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I have problem inserting rows to my DB. When a row contains characters like: 'è', 'ò', 'ò', '€', '²', '³' .... etc ... it returns an error like this (charset set to utf8):

Incorrect string value: '\xE8 pass...' for column 'descrizione' at row 1 - INSERT INTO materiali.listino (codice,costruttore,descrizione,famiglia) VALUES ('E 251-230','Abb','Relè passo passo','Relè');

But, if I set the charset to latin1 or *utf8_general_ci* it works fine, and no errors are found.

Can somebody explain me why does this happens? I always thought that utf8 was "larger" than latin1

EDIT: I also tried to use mysql_real_escape_string, but the error was always the same!!!!

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There is no utf8 charset in MySQL. What charset do you use when having error? – s.webbandit May 15 '12 at 8:50
1  
@webbandit: Yes there is. – eggyal May 15 '12 at 9:15
    
Oh, collation... – s.webbandit May 15 '12 at 9:34
up vote 3 down vote accepted

According to the doc for UTF-8, the default collation is utf8_general_ci. If you want a specific order in your alphabet that is not the general_ci one, you should pick one of the utf8_* collation that are provided for the utf8 charset, whichever match your requirements in term of ordering.

Both your table and your connection to the DB should be encoded in utf8, preferably the same collation, read more about setting connection collation.

To be completely safe you should check your table collation and make sure it's utf8_* and that your connection is too, using the complete syntax of SET NAMES

SET NAMES 'utf8' COLLATE 'utf8_general_ci'

You can find information about the different collation here

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I finally worked it out with your solution -> "SET NAMES 'utf8' COLLATE 'utf8_general_ci'".. thanks a lot! – Yuri May 23 '12 at 9:49
    
You may consider accepting my answer then ;-) And I'm glad it helps. – Jeremie Parker May 23 '12 at 12:53

mysql_real_escape_string() is not relevant, as it merely escapes string termination quotes that would otherwise enable an attacker to inject SQL.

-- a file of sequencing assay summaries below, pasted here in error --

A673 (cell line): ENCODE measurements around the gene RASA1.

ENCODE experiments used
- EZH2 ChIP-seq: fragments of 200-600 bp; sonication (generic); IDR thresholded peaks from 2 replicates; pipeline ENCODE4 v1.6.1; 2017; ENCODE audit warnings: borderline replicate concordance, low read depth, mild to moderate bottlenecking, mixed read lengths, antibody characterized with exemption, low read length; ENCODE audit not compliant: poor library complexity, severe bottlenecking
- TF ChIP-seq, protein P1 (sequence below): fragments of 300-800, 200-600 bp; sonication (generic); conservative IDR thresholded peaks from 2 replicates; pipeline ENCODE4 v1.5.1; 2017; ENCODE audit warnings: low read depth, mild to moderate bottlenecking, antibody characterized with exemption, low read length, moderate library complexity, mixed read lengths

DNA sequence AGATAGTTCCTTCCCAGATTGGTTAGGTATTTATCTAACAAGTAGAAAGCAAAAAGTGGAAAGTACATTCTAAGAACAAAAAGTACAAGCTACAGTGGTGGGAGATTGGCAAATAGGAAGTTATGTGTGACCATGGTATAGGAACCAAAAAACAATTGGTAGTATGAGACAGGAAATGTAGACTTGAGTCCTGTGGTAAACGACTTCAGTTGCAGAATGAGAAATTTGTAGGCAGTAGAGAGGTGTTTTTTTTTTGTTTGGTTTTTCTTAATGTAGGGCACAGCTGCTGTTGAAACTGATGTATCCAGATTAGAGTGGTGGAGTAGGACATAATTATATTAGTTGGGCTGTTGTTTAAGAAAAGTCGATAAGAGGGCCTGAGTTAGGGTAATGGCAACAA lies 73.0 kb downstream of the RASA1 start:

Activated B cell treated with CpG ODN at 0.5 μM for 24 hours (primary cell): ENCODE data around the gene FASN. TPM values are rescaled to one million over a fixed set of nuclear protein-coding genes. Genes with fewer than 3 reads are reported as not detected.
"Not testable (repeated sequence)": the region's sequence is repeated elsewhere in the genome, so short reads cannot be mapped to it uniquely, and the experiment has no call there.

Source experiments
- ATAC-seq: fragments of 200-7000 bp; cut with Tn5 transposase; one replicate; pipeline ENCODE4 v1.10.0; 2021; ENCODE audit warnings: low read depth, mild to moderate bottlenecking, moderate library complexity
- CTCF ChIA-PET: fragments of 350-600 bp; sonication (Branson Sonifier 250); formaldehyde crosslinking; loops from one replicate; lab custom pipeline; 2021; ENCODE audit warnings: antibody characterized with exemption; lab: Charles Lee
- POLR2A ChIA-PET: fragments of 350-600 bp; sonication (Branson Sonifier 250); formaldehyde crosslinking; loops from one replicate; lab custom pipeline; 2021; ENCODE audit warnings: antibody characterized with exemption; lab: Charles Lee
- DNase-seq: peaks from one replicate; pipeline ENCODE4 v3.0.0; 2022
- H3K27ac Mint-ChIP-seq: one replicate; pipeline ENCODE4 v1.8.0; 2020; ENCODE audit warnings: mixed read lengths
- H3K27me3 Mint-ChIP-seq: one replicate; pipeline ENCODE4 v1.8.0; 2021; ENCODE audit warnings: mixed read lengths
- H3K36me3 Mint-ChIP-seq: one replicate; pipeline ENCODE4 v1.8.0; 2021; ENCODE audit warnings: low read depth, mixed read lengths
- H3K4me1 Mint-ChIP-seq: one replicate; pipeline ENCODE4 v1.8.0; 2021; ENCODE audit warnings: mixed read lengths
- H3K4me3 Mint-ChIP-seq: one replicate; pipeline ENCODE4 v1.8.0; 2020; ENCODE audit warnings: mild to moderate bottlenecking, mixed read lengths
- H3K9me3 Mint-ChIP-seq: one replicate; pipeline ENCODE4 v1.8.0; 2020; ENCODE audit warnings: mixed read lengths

utf8 is indeed "larger" than latin1 insofar as it is capable of representing a superset of the latter's characters. However, not every byte-sequence represents valid utf8 characters; whereas every possibly byte sequence does represent valid latin1 characters.

Therefore, if MySQL receives a byte sequence it expects to be utf8 (but which isn't), some characters could well trigger this "incorrect string value" error; whereas if it expects the bytes to be latin1 (even if they're not), they will be accepted - but incorrect data may be stored in the table.

Your problem is almost certainly that your connection character set does not match the encoding in which your application is sending its strings. Use the SET NAMES statement to change the current connection's character set, e.g. SET NAMES 'utf8' if your application is sending strings encoded as UTF-8.

Read about connection character sets for more information.

As an aside, utf8_general_ci is not a character set: it's a collation for the utf8 character set. The manual explains:

A character set is a set of symbols and encodings. A collation is a set of rules for comparing characters in a character set.

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mysql_query("SET NAMES 'utf8' COLLATE 'utf8_general_ci'");

Eurika, the above did it :-)

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